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dc.contributor.authorO‘Flynn, S
dc.contributor.authorMills, A
dc.contributor.authorFitzgerald, AP
dc.date.accessioned2013-09-27T10:29:08Z
dc.date.available2013-09-27T10:29:08Z
dc.date.issued2013-09
dc.identifier.urihttp://hdl.handle.net/10147/302401
dc.descriptionReform of medical school selection has generated concerns that the process favours male applicants. The gender profile, HPAT -Ireland and Leaving Certificate scores of all applicants in 2009 -2011 (n=9582) and the gender profile of entrants from 2008 -2011 is presented. Small gender differences favouring males are evident in total HPAT-Ireland scores and subsection scores less than 7 and 4 points respectively with a total selection score impact of approximately 0.8%. In relation to Leaving Certificate performance, since 2009, eligible male applicants to medicine have tended to outperform females with less than 3 points mean difference which has an impact close to 0.7% as selection is still weighted in favour of this test. The gender profile of applicants securing a place has varied annually. Reforms may have inadvertently altered the gender distribution in medical school but there is no evidence that this is entirely attributable to the HPAT-Ireland test.en_GB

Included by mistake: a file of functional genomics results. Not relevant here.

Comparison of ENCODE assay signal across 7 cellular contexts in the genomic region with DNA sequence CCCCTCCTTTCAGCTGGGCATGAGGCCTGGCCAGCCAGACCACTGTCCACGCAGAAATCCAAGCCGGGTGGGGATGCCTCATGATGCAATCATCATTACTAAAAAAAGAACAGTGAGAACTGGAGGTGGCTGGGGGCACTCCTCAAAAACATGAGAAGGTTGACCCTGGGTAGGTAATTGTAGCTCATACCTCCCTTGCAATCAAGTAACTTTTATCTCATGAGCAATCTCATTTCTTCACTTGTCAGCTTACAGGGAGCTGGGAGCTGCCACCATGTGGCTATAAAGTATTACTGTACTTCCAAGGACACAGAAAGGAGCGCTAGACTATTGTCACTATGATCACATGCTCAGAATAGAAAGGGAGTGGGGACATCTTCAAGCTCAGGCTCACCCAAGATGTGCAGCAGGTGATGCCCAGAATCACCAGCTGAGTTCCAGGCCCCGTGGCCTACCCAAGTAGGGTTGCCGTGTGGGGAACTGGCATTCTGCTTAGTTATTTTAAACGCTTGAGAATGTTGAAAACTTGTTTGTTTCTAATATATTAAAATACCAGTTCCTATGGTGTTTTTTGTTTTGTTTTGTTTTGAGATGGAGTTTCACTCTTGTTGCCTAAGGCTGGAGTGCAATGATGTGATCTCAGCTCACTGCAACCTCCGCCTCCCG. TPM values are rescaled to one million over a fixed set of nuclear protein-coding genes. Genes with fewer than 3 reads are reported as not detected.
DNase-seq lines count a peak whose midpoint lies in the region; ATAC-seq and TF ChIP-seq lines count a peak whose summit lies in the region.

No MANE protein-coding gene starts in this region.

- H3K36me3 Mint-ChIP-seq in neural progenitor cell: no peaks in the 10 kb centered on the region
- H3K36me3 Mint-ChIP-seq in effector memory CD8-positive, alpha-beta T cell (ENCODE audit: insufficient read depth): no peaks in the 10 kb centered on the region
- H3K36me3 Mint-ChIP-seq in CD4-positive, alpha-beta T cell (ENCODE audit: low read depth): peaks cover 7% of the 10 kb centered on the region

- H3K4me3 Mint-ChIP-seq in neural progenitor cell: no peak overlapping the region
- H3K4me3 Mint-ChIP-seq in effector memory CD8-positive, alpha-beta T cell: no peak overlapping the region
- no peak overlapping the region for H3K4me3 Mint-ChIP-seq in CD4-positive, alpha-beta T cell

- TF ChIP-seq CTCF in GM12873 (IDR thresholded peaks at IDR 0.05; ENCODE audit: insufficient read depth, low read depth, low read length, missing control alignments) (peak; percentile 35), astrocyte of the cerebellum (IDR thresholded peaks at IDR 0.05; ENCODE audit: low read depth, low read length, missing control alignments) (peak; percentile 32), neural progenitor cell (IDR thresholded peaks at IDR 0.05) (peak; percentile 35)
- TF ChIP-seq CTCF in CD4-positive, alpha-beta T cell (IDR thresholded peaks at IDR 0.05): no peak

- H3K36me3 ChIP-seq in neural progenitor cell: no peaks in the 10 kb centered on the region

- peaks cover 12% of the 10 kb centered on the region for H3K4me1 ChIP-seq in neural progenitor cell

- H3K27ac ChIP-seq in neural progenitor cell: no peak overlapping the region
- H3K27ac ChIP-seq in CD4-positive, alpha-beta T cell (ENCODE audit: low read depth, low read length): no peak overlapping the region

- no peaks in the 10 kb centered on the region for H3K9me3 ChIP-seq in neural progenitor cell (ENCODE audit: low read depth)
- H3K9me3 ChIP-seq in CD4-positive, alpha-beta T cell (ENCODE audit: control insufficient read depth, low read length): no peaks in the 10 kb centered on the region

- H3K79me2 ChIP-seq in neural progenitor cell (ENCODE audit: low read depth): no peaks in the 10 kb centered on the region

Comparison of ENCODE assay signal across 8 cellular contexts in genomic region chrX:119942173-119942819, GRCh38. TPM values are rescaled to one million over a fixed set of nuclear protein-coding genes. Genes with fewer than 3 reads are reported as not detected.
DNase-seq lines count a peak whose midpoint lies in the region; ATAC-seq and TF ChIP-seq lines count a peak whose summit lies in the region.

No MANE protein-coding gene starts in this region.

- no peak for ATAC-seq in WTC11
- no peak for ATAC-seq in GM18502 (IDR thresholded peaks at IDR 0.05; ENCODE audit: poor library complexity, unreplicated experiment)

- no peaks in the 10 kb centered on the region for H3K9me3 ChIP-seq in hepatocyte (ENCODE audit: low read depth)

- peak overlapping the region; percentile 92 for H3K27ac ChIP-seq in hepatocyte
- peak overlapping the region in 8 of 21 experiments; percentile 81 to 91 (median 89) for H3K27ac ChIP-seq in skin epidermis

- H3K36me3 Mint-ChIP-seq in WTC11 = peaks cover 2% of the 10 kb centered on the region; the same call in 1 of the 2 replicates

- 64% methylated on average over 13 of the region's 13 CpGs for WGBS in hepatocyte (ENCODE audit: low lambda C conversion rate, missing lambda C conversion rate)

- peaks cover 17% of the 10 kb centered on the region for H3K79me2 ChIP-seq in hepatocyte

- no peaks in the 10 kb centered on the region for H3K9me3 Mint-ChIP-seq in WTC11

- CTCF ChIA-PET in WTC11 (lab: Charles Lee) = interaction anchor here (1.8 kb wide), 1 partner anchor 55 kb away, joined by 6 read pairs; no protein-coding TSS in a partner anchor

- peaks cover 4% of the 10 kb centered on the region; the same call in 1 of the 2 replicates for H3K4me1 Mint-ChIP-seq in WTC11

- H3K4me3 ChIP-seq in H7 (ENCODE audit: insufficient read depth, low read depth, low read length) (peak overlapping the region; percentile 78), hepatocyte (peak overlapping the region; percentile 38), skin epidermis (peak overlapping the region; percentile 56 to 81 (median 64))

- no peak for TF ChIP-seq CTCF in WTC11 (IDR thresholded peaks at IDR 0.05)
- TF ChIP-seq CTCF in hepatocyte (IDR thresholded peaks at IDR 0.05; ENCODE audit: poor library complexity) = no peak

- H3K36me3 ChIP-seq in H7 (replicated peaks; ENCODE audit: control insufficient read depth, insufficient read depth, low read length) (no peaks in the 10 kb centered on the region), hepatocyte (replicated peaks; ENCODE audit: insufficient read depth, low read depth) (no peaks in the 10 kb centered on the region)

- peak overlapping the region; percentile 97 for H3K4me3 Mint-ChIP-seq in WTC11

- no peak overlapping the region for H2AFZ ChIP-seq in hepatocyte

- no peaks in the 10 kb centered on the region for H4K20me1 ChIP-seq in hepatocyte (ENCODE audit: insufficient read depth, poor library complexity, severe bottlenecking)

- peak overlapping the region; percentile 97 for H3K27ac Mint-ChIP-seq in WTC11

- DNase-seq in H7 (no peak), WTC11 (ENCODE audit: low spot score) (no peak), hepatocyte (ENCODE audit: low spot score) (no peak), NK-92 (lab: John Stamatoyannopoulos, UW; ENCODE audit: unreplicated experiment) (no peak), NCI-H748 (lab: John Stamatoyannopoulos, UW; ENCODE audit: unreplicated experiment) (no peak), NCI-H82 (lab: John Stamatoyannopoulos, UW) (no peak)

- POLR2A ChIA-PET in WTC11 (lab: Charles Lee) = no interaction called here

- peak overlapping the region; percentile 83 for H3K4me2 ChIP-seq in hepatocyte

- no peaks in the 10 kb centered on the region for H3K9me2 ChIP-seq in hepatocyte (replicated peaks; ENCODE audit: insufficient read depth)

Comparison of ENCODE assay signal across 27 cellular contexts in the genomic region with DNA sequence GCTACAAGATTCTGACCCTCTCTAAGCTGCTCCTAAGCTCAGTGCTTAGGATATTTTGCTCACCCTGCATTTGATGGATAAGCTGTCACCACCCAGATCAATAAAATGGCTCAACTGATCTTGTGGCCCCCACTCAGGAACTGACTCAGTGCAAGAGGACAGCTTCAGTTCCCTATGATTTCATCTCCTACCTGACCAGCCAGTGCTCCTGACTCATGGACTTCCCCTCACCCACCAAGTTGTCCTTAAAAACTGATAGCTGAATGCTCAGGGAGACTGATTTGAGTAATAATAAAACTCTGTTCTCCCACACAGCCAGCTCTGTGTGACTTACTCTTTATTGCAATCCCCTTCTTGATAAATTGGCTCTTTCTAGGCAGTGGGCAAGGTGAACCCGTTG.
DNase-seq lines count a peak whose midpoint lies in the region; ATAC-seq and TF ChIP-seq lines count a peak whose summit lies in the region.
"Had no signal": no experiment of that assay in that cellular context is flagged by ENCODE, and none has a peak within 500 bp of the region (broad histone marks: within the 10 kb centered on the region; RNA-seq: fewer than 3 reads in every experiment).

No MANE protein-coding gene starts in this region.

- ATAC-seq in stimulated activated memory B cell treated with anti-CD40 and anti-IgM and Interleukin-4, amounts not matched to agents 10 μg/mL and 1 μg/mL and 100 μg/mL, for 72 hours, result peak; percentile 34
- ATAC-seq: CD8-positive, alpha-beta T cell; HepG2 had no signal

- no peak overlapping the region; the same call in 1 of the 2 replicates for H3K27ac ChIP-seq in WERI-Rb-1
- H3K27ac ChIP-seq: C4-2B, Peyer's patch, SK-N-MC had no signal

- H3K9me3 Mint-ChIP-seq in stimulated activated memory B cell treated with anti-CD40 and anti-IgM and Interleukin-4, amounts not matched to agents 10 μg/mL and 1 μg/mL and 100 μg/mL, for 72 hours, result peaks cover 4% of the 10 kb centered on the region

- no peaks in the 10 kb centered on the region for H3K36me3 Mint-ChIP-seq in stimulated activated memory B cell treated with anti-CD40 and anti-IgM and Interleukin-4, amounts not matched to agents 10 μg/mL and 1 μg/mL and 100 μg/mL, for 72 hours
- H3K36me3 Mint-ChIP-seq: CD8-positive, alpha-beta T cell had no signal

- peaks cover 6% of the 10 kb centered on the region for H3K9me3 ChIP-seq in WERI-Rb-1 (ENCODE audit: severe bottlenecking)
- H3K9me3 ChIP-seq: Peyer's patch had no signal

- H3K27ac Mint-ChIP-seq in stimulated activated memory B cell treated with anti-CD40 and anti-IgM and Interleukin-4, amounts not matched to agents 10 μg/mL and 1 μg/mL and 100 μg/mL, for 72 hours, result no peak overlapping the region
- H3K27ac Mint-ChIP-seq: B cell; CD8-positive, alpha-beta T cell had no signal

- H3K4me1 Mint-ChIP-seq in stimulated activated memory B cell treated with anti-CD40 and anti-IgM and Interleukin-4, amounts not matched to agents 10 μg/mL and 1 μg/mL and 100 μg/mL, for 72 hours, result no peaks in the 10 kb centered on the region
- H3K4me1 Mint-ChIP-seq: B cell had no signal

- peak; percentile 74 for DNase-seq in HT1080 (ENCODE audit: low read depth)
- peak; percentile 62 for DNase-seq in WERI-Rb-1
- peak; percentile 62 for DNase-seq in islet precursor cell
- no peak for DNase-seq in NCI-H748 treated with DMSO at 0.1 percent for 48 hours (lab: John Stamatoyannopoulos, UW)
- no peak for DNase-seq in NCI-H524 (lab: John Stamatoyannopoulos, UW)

dc.language.isoenen
dc.publisherIrish Medical Journalen_GB
dc.subjectGENDERen_GB
dc.subjectEDUCATION, EMPLOYMENT AND SKILLSen_GB
dc.titleEntry to medical school a the gender question. What has happened?en_GB
dc.typeArticleen
dc.identifier.journalIrish Medical Journalen_GB
refterms.dateFOA2018-08-23T07:56:56Z


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